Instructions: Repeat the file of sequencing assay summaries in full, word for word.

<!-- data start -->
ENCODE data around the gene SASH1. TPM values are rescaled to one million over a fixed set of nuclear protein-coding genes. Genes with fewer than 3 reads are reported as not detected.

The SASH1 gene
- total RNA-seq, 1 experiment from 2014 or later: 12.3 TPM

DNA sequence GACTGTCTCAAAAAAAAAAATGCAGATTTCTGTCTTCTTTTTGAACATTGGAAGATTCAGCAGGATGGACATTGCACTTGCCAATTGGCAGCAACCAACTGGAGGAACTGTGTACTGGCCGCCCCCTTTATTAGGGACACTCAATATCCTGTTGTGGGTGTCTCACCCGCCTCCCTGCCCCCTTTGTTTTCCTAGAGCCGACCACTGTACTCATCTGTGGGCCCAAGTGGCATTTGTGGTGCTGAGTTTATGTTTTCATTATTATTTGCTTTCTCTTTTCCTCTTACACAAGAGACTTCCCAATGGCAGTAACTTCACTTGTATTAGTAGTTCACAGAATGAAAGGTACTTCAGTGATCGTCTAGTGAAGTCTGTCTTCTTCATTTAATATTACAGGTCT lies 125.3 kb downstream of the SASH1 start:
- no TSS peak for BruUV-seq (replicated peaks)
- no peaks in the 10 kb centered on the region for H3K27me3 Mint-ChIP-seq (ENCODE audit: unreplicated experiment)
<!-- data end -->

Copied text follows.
ENCODE data around the gene SASH1. TPM values are rescaled to one million over a fixed set of nuclear protein-coding genes. Genes with fewer than 3 reads are reported as not detected.

The SASH1 gene
- total RNA-seq, 1 experiment from 2014 or later: 12.3 TPM

DNA sequence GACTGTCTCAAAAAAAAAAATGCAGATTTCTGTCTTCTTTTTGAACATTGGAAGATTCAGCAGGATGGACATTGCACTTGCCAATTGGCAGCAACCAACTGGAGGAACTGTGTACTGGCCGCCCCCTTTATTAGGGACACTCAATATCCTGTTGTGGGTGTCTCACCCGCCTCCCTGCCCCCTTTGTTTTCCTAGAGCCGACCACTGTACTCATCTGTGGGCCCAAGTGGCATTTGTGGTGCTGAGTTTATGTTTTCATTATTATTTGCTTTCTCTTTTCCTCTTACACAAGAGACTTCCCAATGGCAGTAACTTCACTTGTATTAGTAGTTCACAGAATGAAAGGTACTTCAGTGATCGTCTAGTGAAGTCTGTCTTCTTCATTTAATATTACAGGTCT lies 125.3 kb downstream of the SASH1 start:
- no TSS peak for BruUV-seq (replicated peaks)
- no peaks in the 10 kb centered on the region for H3K27me3 Mint-ChIP-seq (ENCODE audit: unreplicated experiment)